HOW TO BUILD THE PERFECT BELGIAN WAFFLE RIDE BIKE

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We are excited that after last year’s event was cancelled, the San Diego  (actually San Marcos) round of the Belgian Waffle Ride is being held this weekend.  Located just a few miles off the coast to enjoy the first big event,  thousands of riders are headed to the sunny SoCal city to take part in one of three distance events (and first of a four race series).

 

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This is the 9th anniversary of the San Diego event since it didn’t run in 2020 like most other events. From the beginning, RBA has participated with former RBA Editor Neil Shirley (kinda) winning the first three editions (he forfeited his first win because he and a few others were navigated off the official course).

With it brings the stress of choosing a bike, tires, gears and all the other small nuances that come along with a big day on the bike in the heat of a SoCal summer. BWR has grown from its early days in San Diego to a series of four  events held across the country, with each being unique and very different. What hasn’t changed much is that we still see the Sand Diego version as an epic road ride with a bit of dirt (and sand) mixed in.

Check out RBA’s (winning) BWR bike selection from back in 2016

THE WAFFLE ROUTE

This is the long one that Troy and David are competing in that includes 132 miles with 11,000 feet of climbing and a claimed 50 miles of none paved riding split up into 19 sections. With that said if it’s anything like the previous years then we would say there is about 20 miles of the none paved sections that are still very fast dirt roads.

OUR BIKE CHOICES

In years past we have always relied on a pure road bike, normally a fairly race-oriented road bike too. The ride is normally 100 miles of fast road riding and 30-40 miles of short but challenging dirt sections.

TROY’S CHOICE

Troy is sticking with his Specialized Aethos that he built last year. The bike is light, comfy and fast with race-oriented handling.

The new wider and lighter Zipp 454 NSW wheels are wrapped with a set of Goodyear Eagle F1 tires in 30mm. They are setup tubeless with Orange Seal.

For gears there is the Rotor Aldhu Carbon cranks with 48-35t round rings matched to the SRAM wide 10-36 cassette. Troy has also decided to use the new Wahoo Speedplay pedals.

For navigation, the Wahoo Roam will keep him on course.

Last and not least is the always funny sticker by STIKRD that resembles the Specialized Turbo controller. It adds at least 5 watts of entertainment.

DAVID’S PICK

BMC’s Roadmachine 01 checks all the boxes for David. Clearance for up to 33mm tires? Check. Tuned for compliance? Check. Endurance geometry? Check. However, a few small parts were modified to enhance the performance for BWR.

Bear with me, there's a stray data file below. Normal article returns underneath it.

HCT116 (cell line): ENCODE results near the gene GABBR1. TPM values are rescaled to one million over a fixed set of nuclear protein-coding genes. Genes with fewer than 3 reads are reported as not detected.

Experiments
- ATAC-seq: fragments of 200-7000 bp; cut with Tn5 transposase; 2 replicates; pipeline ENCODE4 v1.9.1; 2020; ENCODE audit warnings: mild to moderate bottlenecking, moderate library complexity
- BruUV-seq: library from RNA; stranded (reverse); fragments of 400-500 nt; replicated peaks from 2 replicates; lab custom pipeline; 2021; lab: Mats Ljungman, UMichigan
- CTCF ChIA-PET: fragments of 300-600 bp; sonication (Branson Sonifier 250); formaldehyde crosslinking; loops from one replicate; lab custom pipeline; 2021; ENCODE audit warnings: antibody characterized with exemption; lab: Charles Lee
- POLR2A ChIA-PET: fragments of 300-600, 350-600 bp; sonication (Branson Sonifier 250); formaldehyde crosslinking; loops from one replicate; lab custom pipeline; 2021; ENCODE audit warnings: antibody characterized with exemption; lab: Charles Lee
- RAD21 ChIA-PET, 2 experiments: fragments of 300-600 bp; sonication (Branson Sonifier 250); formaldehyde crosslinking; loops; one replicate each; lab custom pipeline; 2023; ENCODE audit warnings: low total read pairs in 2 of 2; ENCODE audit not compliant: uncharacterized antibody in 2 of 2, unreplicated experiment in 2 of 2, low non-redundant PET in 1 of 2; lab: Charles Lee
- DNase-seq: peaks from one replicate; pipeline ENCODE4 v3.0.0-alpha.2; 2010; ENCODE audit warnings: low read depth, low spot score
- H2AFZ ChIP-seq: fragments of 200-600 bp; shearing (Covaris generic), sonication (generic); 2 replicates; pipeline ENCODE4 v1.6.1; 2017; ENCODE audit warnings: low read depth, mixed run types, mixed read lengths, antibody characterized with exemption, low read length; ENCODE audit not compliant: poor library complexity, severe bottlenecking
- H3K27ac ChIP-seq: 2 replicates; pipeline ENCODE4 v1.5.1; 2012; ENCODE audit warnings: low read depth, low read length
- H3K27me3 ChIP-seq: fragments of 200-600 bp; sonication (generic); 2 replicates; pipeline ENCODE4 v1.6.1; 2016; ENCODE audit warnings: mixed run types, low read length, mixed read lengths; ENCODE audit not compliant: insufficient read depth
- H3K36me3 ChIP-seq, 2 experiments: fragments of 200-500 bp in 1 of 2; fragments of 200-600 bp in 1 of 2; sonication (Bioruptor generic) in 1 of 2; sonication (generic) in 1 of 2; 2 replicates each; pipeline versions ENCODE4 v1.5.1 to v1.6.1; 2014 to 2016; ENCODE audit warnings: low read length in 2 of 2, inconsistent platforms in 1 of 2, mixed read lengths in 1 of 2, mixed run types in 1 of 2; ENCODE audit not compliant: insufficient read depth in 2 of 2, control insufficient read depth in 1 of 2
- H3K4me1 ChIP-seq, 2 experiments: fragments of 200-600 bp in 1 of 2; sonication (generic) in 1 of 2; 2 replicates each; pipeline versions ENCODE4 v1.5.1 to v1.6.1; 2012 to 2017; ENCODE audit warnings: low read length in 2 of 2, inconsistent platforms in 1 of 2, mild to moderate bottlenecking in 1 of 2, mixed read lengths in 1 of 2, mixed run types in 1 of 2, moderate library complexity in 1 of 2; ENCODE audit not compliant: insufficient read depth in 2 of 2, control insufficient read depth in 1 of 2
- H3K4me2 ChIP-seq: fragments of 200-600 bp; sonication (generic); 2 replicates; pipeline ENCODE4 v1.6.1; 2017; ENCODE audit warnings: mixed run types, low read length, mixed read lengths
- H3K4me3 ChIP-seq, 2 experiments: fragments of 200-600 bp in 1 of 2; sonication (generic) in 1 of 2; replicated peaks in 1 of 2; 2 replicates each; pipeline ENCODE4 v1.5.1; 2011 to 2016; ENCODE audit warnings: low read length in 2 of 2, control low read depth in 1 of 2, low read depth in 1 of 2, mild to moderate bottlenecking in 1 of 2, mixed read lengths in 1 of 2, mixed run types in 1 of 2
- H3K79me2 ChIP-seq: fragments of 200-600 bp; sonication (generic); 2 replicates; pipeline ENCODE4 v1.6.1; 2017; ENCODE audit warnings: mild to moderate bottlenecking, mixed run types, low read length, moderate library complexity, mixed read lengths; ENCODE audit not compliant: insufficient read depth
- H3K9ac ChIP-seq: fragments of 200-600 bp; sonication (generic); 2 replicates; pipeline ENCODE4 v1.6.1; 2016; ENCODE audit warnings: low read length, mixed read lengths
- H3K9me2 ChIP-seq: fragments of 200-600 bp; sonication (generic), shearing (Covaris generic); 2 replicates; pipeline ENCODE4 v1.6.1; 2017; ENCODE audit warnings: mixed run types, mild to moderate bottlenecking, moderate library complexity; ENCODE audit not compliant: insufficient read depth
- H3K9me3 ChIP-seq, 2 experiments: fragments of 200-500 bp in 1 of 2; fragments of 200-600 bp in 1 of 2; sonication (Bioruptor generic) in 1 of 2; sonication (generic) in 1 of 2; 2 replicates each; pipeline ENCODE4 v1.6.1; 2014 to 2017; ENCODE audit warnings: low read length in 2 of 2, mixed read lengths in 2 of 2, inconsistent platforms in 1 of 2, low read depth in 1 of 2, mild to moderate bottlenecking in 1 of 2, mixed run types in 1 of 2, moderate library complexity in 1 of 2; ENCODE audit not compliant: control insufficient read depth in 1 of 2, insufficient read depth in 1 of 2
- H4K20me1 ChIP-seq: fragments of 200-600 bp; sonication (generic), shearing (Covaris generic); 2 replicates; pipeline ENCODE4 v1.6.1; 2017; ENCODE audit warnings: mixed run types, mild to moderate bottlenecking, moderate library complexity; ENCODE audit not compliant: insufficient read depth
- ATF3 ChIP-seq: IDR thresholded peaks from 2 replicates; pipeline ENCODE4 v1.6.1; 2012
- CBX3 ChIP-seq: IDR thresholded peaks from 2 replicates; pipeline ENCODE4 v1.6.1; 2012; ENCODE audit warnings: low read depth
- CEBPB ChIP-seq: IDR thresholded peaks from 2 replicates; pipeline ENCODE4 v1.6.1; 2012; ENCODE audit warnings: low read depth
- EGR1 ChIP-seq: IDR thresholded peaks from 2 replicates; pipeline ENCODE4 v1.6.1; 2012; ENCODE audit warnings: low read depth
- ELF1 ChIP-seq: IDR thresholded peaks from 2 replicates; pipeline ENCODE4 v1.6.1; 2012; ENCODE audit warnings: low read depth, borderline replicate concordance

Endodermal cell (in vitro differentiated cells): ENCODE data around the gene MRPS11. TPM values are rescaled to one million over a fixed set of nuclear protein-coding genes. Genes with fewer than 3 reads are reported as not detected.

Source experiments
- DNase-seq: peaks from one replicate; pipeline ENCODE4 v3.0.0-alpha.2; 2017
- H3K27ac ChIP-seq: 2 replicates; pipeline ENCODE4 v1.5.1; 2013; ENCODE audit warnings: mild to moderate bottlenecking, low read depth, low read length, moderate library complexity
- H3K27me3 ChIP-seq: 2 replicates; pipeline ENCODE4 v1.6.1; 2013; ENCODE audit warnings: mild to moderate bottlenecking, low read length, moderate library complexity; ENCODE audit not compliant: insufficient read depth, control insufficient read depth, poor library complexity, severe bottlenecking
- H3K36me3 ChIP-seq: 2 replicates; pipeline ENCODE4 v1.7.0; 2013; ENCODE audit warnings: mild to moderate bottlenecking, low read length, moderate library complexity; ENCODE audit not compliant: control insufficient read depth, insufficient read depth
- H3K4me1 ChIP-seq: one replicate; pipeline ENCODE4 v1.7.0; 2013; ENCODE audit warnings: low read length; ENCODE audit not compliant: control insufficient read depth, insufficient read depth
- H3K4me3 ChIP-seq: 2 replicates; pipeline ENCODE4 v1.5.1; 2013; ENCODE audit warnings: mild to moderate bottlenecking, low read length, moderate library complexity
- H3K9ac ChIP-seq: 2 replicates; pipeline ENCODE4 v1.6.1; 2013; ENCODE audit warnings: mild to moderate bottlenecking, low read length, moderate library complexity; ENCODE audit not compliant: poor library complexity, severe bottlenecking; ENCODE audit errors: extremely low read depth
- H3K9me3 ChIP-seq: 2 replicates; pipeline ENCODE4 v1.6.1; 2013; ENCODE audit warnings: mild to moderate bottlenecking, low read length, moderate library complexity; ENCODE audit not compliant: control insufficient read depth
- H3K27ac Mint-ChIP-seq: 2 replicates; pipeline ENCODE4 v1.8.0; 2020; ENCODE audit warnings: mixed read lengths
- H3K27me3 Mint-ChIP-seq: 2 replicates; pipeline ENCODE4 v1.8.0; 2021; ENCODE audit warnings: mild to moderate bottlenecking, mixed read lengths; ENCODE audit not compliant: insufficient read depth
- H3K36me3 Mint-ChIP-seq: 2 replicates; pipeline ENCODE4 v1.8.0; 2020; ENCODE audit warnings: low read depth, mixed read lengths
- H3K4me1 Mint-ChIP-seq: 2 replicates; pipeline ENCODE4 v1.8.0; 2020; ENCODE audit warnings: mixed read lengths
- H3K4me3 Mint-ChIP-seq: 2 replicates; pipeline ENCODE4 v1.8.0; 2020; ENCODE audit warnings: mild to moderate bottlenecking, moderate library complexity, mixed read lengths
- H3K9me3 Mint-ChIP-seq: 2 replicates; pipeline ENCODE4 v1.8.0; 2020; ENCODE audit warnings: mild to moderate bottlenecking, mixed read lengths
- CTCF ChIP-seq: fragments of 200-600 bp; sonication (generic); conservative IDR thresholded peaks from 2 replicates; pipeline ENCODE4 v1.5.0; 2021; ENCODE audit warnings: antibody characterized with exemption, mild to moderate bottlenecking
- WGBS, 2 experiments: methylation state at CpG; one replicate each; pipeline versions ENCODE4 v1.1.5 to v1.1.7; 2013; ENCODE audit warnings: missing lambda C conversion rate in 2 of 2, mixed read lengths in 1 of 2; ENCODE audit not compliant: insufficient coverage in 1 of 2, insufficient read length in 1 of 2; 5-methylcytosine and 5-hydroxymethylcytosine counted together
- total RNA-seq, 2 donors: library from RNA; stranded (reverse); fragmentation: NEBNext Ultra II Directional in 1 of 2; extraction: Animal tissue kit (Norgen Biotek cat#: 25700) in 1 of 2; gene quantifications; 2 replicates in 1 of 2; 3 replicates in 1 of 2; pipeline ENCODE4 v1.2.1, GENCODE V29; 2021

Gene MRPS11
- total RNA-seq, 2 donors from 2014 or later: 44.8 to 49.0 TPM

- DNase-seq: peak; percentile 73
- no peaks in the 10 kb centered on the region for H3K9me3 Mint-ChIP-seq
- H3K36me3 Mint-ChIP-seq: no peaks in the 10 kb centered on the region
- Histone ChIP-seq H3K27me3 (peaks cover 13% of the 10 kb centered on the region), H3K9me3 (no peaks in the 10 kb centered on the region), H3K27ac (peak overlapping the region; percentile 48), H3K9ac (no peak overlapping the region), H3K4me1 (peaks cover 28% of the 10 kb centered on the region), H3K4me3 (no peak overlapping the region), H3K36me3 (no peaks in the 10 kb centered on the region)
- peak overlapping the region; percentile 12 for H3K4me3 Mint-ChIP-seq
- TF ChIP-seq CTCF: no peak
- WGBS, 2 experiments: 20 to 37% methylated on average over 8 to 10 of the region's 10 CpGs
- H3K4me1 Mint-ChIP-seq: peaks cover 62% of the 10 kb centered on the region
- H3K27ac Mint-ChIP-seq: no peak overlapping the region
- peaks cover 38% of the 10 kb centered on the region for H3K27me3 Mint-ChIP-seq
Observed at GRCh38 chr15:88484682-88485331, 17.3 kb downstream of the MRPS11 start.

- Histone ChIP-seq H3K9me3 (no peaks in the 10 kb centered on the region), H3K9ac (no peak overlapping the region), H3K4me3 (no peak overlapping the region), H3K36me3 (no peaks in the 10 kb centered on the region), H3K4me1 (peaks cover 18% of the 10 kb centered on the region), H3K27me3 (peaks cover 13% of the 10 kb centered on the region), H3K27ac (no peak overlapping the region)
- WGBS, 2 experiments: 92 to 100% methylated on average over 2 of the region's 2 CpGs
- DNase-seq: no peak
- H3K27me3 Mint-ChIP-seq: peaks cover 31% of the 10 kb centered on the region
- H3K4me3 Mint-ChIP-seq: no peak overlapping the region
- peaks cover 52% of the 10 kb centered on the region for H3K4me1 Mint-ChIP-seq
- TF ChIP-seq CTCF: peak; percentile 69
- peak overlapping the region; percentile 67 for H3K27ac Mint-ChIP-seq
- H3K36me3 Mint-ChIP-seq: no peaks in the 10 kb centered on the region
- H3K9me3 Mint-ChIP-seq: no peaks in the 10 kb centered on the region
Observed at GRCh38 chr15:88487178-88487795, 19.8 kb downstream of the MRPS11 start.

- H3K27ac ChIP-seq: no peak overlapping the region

In order to get an idea of the effort David was going to put out he added a SRAM AXS Rival crank with an integrated Quarq Dub power meter in the spindle. The system adds 48 grams to the build over the original Force crank.

SRAM’s Force AXS drivetrain checks the most important box and sold David on the build. The 46/33 chainrings and 10-36 cassette allow for a massive gear range similar to a gravel bike that will be a big boost on the dirt climbs and ascent of the 23% Double Peak slopes.

A pair of 30mm Goodyear Eagle F1 tires are mounted to 45mm-deep Zipp 303 S wheels. They are setup tubeless with Orange Seal. New tires setup tubeless is a big confidence boost in the rough stuff. In 2019 David suffered multiple flats and a sidewall tear in the first two gravel sectors. This time he went with wider and fresher rubber to try and prevent a repeat of disappointment.
 Wahoo’s new  Elemnt Bolt computer will be guiding David through the San Diego countryside.

THE WHOLE WAFFLE

132.2-miles / 213-Kilometers
11,000 feet of climbing
10 categorized climbs
Steepest grade of 23%
19 off-road sectors / 50-miles worth
3 KOM Sectors
3 KOS Sectors
3 KOD Sectors
9 Feed Zones
Water crossings

ZAP’S WAFER CHOICE…BEFORE

When it came to choosing a bike for his BWR effort, Zap was faced with the challenge of not having a bike to ride as the test fleet stable had been depleted with every bike having been returned to sender.  At the last minute the kind folks at Canyon allowed the bike to stay for an additional week. With just three weeks to get a the test bike (above) set-up, time was short, but days away from heading down south, it came to together.

Click here to see how Zap’s Canyon Grizl turned out to make the able-bodied gravel bike more road bike friendly.

 

The post HOW TO BUILD THE PERFECT BELGIAN WAFFLE RIDE BIKE appeared first on Road Bike Action.


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